Many classical works of legal scholarship appear to have material purposes in mind.1) In recent years a number of excellent scholarly works have been written that appear driven by very specific material goals, of resisting governments sliding into authoritarianism. Perhaps Professor Khaitan would say that such works as Wojciech Sadurski’s Constitutional Breakdown were chosen with that subject in mind — which he views as permissible — but not written towards that end, or perhaps that in those unusual circumstances what Khaitan calls “common morality” supersedes the scholar’s “role morality”. But what I think Khaitan really means is that scholarly works must be written with the kind of care, thought, engagement with existing scholarly literature, consideration or awareness of competing views, and independent judgment that good legal scholarship manifests. I read Khaitan’s essay overall as a warning reminder to scholars engaged in research connected with their concerns for justice of the dangers of shortcuts and the temptations to such shortcuts that having specific goals in mind may present.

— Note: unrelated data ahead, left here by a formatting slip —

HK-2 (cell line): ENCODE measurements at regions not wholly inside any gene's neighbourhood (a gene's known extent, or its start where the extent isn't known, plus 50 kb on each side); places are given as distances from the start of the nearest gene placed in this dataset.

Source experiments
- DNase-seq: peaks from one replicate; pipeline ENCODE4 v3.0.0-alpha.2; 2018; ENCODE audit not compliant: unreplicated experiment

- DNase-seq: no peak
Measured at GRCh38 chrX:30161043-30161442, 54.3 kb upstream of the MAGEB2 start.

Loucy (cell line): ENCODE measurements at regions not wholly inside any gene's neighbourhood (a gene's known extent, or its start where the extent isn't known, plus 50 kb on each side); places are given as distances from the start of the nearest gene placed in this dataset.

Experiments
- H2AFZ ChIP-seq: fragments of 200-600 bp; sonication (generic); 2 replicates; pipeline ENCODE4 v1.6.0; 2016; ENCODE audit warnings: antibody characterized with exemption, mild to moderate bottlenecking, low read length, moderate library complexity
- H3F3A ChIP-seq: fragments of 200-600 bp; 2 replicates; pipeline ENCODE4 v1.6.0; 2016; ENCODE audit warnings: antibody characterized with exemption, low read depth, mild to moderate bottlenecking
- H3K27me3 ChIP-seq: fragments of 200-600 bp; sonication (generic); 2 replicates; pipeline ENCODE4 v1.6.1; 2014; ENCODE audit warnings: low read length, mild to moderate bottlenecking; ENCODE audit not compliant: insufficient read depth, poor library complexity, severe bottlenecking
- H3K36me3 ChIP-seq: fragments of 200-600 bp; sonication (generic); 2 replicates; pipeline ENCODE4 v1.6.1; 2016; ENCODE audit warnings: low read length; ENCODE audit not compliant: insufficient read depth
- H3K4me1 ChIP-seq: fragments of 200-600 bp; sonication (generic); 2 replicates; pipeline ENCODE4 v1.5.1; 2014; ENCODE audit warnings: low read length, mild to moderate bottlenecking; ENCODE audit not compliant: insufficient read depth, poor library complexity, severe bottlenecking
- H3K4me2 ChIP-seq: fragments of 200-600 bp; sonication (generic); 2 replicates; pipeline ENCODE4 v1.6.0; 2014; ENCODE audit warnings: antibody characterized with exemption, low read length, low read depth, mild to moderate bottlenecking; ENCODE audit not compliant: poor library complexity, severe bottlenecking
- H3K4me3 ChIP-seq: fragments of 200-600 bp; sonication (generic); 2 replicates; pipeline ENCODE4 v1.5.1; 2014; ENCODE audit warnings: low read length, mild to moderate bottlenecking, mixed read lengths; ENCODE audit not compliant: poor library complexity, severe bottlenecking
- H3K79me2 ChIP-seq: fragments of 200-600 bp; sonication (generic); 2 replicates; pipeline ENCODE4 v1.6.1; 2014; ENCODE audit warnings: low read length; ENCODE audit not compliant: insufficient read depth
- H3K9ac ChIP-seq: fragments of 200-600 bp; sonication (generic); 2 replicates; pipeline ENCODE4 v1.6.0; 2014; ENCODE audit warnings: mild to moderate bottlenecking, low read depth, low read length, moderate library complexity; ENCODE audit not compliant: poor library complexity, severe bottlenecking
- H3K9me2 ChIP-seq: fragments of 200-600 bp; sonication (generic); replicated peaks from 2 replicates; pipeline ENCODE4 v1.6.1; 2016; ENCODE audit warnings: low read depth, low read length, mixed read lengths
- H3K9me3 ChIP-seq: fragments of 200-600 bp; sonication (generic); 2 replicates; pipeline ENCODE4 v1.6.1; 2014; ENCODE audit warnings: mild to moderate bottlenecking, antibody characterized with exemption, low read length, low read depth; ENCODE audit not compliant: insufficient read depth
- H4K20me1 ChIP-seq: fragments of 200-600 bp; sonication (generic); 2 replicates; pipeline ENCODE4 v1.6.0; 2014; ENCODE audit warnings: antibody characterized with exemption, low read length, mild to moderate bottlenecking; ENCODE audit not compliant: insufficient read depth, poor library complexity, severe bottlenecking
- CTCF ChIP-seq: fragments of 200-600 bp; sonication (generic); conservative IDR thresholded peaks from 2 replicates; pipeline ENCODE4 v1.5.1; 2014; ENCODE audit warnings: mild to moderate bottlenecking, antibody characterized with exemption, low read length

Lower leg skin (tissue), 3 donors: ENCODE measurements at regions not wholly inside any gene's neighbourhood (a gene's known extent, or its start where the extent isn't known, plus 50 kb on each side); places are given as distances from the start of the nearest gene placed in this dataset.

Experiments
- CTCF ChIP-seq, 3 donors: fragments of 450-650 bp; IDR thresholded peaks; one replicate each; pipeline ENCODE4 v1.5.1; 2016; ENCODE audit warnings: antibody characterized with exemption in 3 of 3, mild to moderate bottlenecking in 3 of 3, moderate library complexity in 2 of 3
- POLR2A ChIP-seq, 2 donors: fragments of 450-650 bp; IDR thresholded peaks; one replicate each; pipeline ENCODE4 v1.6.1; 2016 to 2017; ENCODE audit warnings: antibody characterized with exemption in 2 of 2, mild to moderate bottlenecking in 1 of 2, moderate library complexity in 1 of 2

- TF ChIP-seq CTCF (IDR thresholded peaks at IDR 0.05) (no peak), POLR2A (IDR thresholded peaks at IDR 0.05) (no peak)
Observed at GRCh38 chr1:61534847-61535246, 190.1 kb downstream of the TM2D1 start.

What Khaitan describes in Part 3, with the scholar Mridula, is, I would argue, not scholarly activism but insufficiently scholarly activism. The problem is not with a scholar “having a motivation to directly pursue specific material outcomes” through their scholarship. The problem is doing so without adhering to basic norms of good scholarship in deciding what (if any) specific material outcomes to pursue, as well as in advancing arguments in support of that position. Good legal scholarship is often quite normative in character. By that I mean that the scholar has an idea for how to improve the law, or for why the law should not be respected, or some other normative position that they want to reflect on and develop. Good scholars bring the habits and culture of scholarship to identifying what they believe to be good (or bad) normative outcomes. Good normative scholarship should reflect thought and time, and not simply first reactions –even of those expert in a field. Good scholarship should show a candid and fair acknowledgment of what the current state of the law is, on the issue being written on. It should be thoughtful reflection on the implications of the principle being argued for in other settings and, if there are limits on the principle, some gesture towards defining what those limits are. Good scholarship should consider opposing views, explaining why they are not well-founded or — at least—having them in mind in crafting affirmative arguments.